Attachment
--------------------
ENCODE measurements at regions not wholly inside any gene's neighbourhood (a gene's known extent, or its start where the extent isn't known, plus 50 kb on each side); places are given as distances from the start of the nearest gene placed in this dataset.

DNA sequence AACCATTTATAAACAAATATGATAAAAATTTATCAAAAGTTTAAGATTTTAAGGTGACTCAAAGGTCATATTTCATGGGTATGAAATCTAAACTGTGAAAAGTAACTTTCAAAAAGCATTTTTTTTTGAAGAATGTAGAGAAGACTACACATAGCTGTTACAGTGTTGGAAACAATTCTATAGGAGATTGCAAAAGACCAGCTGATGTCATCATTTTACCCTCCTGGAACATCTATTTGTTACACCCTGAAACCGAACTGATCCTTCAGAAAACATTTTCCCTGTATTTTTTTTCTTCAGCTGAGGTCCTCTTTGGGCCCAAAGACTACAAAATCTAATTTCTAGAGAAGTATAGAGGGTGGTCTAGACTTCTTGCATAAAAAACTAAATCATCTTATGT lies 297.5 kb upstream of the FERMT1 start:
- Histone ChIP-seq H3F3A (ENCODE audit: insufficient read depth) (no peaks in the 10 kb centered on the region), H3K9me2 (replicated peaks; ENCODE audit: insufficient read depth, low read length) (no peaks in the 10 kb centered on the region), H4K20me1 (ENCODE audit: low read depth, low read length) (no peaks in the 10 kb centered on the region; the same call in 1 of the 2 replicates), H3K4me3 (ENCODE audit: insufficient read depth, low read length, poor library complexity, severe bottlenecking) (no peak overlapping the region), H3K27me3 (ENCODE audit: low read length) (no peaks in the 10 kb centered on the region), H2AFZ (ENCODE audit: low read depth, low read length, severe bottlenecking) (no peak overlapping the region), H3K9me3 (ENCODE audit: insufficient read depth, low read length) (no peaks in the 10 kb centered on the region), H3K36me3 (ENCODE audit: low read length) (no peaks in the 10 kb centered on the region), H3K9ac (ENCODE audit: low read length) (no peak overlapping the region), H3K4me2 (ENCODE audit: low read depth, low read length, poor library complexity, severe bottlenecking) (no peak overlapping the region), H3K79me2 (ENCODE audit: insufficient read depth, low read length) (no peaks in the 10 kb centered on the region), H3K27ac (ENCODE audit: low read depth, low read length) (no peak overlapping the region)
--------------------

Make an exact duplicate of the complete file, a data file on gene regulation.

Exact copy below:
ENCODE measurements at regions not wholly inside any gene's neighbourhood (a gene's known extent, or its start where the extent isn't known, plus 50 kb on each side); places are given as distances from the start of the nearest gene placed in this dataset.

DNA sequence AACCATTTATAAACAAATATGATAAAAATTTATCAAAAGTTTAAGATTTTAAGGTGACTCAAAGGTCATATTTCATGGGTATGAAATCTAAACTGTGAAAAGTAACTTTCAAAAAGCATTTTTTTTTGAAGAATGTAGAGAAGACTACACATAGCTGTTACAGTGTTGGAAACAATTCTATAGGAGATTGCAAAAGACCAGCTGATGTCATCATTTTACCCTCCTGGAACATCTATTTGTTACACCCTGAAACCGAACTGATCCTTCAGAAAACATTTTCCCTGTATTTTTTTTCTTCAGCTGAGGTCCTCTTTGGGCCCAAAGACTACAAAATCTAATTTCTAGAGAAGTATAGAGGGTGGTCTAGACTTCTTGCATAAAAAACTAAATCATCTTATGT lies 297.5 kb upstream of the FERMT1 start:
- Histone ChIP-seq H3F3A (ENCODE audit: insufficient read depth) (no peaks in the 10 kb centered on the region), H3K9me2 (replicated peaks; ENCODE audit: insufficient read depth, low read length) (no peaks in the 10 kb centered on the region), H4K20me1 (ENCODE audit: low read depth, low read length) (no peaks in the 10 kb centered on the region; the same call in 1 of the 2 replicates), H3K4me3 (ENCODE audit: insufficient read depth, low read length, poor library complexity, severe bottlenecking) (no peak overlapping the region), H3K27me3 (ENCODE audit: low read length) (no peaks in the 10 kb centered on the region), H2AFZ (ENCODE audit: low read depth, low read length, severe bottlenecking) (no peak overlapping the region), H3K9me3 (ENCODE audit: insufficient read depth, low read length) (no peaks in the 10 kb centered on the region), H3K36me3 (ENCODE audit: low read length) (no peaks in the 10 kb centered on the region), H3K9ac (ENCODE audit: low read length) (no peak overlapping the region), H3K4me2 (ENCODE audit: low read depth, low read length, poor library complexity, severe bottlenecking) (no peak overlapping the region), H3K79me2 (ENCODE audit: insufficient read depth, low read length) (no peaks in the 10 kb centered on the region), H3K27ac (ENCODE audit: low read depth, low read length) (no peak overlapping the region)